- MA plans implementing Part B step therapy must provide care coordination services that include discussing medication options with enrollees, providing educational materials to enrollees and implementing adherence strategies for enrollees’ medication regimens. Such plans must also offer enrollees an opportunity to participate in drug management care coordination activities and strongly encourage patient engagement.
- MA plans must offer enrollees rewards in exchange for participation in a drug management care coordination program. Such rewards may be offered as gift cards or other items of value other than cash or monetary rebates. The value of the rewards must be reasonable and appropriate, which CMS interprets as the reward being equivalent to more than half the amount saved on average per participant by a more efficient use of health care resources.
- MA plans using Part B step therapy must provide enrollees with the opportunity to request an exception from the MA plan’s step therapy requirement in order to access a Part B covered drug.
- Step therapy may not be used as a means to deny coverage for medically necessary services or to eliminate access to Part B covered benefits.
Industry Response and Potential Impact
Proponents of this new policy tout the potential of lower drug spending for Part B drugs by 15-20 percent. These stakeholders envision that allowing cross negotiations to take place between competing Part B and Part D medications will result in lower drug prices.
In a recent interview, Health and Human Services Secretary Alex Azar noted: “For the first time ever, we’re going to unleash these plans, which are so good at negotiating, to try to get discounts on Part B drugs. This is a very important change in terms of drug pricing as well as just in managing and modernizing how Medicare functions.” Supporters also claim that many providers will already be familiar with step therapy procedures, noting that step therapy is common in private sector plans. However, unless the MA plans are able to learn from, and institute the criteria utilized in the private sector or commercial plan market, the true impact of the policy on drug pricing may not be seen for many years until plans have had more time to implement step therapy protocols. Further, given that Average Sales Price is a regulatory defined term, CMS would need congressional approval in order to implement broader changes to Part B drug pricing.
On the other hand, the policy has received criticism from patient and provider advocacy groups, who have alleged that step therapy can negatively impact patients because cheaper, typically older, treatments must be used before accessing novel therapies that tend to be more expensive. Opponents such as the Community Oncology Alliance and the American College of Rheumatology allege that step therapy can create barriers for patients suffering from complex conditions and delays the delivery of effective treatment because of the step-up process and time required to obtain prior authorizations. The policy has also been criticized by PhRMA, which noted that in addition to delaying patients’ access to medication, step therapy in Part B has the potential to interfere with the patient-physician relationship and increase burdens on prescribers to comply with new, complex requirements.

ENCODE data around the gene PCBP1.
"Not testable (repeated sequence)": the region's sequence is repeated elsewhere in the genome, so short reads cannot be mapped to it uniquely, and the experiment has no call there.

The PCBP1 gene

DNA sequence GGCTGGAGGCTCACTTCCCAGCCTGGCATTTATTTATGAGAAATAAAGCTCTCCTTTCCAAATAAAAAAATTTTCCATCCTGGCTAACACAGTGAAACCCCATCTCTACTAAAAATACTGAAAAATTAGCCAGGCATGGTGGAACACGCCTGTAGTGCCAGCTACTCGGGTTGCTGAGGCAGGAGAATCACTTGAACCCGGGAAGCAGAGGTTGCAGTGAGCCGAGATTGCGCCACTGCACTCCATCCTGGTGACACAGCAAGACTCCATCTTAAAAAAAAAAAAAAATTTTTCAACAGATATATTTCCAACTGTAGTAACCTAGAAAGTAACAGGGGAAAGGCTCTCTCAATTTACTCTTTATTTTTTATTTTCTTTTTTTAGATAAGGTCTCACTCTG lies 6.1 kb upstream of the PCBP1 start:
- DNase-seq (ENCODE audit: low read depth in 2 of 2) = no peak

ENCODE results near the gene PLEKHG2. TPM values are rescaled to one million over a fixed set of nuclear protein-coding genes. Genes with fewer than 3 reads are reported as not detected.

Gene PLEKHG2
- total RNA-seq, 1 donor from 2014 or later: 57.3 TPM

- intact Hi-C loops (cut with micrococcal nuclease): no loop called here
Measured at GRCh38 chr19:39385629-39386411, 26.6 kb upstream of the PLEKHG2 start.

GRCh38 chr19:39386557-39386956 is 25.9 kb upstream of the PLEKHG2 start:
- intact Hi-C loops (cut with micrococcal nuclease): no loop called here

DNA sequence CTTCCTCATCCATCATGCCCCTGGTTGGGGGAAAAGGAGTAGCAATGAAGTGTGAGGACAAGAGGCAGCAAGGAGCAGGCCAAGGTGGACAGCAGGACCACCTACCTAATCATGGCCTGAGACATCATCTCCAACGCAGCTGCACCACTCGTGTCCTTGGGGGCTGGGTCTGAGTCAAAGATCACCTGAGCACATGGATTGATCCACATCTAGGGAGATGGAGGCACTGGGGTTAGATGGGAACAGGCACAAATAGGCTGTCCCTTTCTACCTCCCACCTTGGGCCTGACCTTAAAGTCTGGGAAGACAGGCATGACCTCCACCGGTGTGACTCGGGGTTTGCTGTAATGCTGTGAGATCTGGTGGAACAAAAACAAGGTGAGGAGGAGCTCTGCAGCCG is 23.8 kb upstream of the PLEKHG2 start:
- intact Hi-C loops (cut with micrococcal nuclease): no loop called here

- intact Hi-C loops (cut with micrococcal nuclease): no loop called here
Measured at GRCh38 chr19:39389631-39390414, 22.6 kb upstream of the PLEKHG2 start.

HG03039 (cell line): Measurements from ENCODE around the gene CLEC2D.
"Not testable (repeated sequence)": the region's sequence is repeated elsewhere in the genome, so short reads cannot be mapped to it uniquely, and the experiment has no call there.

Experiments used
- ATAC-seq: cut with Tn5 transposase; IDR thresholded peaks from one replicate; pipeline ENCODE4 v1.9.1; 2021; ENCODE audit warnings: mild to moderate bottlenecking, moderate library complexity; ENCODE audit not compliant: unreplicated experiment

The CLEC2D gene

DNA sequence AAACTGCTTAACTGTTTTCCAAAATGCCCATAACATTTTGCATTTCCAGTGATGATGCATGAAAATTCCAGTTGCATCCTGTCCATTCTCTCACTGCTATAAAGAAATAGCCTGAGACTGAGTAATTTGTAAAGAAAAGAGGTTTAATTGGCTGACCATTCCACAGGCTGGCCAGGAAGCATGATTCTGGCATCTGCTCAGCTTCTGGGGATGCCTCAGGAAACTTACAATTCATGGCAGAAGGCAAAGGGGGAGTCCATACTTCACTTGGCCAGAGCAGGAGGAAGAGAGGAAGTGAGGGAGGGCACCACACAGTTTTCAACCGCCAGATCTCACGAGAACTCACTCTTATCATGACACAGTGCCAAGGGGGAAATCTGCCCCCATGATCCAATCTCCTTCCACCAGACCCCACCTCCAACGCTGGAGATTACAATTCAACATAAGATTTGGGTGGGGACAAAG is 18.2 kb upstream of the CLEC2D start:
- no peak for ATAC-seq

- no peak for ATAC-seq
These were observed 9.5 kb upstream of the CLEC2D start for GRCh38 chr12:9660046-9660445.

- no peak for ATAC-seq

Hospitals and health care providers should be aware of this policy change and remain vigilant about potential changes to MA plans in 2019 that may impact prescribing, coverage decisions and reimbursement. It is important to reiterate that MA plans can only require step therapy for enrollees receiving new Part B prescriptions, so enrollees currently undergoing prescription drug therapy will not be disrupted by the policy unless and until their treatment regime changes.
Health care providers may also wish to communicate with patients and remind them that open enrollment for Medicare begins October 15, 2018 and ends December 7, 2018. MA plan enrollees will have until March 31, 2019 to switch to another plan or into fee-for-service Medicare if they are unhappy with their coverage options.
More broadly, health care providers, payors, pharmaceutical manufacturers, PBMs, pharmacies and others involved in the drug supply chain should expect additional changes related to prescription drug pricing as the administration, governmental agencies and legislators continue to tackle the issue of rising drug costs.
We will continue to monitor developments in all of these areas.
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 Anna Edney, Trump Forces Pharma to Face More Medicare Drug-Price Negotiation, Bloomberg.com, August 7, 2018, available at: https://www.bloomberg.com/news/articles/2018-08-07/trump-forces-pharma-to-face-more-medicare-drug-price-negotiation.